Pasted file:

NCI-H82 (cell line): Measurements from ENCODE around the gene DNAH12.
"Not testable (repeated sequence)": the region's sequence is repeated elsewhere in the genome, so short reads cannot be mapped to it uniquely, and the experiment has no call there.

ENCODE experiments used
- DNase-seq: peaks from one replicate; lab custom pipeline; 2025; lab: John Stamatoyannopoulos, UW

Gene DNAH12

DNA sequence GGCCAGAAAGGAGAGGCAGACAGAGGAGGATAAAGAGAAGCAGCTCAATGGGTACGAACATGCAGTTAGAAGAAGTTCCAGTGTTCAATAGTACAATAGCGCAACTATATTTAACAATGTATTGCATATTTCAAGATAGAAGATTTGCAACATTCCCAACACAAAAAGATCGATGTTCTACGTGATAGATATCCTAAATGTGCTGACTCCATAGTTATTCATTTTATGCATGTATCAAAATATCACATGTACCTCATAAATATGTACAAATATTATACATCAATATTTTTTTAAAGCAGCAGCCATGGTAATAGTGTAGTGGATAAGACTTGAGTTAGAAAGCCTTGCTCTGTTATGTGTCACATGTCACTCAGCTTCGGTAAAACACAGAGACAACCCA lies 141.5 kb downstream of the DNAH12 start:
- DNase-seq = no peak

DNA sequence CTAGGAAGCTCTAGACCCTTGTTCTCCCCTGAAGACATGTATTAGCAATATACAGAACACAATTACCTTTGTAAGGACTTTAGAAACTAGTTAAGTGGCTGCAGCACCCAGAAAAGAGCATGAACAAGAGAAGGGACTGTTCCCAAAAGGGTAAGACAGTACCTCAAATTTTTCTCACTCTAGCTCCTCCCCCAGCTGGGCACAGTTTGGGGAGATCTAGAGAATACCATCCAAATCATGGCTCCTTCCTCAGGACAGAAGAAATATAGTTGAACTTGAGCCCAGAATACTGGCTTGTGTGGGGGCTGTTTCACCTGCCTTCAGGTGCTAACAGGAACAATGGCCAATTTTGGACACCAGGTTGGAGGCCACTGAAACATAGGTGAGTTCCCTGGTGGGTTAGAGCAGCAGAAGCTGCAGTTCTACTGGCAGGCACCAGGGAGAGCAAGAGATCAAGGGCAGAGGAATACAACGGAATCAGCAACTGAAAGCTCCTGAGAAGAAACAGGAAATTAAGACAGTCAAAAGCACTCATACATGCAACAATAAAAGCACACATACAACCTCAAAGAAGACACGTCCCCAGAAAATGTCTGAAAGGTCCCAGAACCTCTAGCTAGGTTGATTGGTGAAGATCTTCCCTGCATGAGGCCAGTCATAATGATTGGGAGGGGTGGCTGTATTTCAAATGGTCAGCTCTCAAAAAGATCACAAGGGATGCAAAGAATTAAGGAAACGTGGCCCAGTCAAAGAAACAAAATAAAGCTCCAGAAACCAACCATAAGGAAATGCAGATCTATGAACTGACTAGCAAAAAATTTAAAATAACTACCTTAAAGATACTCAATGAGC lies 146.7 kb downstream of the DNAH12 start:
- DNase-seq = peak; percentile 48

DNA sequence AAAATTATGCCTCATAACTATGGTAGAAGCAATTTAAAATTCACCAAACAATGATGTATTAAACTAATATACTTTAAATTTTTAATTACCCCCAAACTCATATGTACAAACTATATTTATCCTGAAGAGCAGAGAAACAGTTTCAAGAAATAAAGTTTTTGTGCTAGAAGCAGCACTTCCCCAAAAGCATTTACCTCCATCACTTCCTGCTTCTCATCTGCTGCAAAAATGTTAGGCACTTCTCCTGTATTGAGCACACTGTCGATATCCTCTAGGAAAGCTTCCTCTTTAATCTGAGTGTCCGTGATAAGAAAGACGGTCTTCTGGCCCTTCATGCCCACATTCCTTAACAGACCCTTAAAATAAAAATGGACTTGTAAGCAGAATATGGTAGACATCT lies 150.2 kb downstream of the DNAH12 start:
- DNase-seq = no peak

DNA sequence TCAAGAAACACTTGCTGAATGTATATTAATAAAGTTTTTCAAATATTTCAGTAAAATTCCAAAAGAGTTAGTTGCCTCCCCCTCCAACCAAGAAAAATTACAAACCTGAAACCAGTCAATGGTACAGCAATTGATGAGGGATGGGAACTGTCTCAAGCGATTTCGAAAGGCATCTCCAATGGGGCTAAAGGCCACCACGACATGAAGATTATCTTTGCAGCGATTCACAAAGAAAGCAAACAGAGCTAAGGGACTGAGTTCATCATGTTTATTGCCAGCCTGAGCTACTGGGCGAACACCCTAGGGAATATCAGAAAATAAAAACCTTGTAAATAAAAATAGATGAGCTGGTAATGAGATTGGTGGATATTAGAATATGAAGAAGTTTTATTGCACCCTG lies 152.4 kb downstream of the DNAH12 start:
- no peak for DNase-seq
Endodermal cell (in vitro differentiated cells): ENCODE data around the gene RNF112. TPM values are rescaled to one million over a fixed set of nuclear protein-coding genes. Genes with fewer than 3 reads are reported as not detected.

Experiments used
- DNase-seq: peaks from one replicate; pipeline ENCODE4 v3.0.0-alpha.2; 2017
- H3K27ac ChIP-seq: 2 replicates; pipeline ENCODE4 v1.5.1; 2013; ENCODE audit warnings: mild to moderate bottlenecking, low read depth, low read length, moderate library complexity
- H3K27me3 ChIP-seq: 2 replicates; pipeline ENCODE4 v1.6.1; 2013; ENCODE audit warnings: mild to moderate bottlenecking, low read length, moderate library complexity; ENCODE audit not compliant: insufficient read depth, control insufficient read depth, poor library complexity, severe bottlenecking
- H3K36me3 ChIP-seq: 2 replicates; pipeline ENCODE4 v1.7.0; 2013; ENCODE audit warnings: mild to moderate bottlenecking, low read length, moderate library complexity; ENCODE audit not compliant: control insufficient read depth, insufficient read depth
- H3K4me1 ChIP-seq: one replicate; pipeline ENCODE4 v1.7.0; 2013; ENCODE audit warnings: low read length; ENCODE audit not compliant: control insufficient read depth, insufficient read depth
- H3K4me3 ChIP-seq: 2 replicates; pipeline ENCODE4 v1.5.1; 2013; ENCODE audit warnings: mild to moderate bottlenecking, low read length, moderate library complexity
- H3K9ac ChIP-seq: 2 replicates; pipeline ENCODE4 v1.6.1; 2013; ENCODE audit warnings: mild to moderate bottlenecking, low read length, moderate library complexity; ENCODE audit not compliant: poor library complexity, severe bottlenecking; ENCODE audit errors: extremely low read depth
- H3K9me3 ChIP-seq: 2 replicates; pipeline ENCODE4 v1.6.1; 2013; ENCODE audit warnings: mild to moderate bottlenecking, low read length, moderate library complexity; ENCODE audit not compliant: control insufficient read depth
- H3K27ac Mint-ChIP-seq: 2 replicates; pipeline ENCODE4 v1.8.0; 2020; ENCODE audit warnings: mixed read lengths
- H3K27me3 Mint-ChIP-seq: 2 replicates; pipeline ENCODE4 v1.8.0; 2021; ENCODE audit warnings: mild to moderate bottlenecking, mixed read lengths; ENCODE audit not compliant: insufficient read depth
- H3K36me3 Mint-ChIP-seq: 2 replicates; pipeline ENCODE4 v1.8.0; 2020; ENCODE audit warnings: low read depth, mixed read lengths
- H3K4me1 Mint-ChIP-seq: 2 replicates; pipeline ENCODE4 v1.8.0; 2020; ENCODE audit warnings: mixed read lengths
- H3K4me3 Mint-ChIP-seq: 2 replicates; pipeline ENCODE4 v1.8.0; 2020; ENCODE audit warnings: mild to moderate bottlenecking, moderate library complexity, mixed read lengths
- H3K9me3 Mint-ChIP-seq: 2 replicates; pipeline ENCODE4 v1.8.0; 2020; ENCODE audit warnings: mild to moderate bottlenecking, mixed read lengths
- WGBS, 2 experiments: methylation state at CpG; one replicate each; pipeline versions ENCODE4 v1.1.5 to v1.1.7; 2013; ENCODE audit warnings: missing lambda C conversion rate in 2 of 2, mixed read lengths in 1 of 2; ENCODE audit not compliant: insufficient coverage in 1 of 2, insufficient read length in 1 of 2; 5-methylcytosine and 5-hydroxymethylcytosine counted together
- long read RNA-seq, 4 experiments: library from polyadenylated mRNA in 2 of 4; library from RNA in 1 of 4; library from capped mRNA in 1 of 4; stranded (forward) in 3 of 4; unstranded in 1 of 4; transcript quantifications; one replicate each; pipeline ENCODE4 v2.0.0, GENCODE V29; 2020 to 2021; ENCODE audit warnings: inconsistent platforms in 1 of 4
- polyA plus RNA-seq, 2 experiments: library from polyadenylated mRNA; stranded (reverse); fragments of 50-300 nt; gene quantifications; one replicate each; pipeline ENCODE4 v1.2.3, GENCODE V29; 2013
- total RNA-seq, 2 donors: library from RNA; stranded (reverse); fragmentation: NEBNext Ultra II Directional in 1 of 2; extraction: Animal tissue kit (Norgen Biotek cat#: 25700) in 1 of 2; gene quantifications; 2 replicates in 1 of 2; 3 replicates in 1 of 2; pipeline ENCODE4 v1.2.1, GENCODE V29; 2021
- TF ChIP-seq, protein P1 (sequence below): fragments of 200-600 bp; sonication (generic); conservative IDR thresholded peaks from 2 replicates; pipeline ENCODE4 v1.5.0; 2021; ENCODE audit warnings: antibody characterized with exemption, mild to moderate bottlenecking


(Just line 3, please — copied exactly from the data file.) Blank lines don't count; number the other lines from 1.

ENCODE experiments used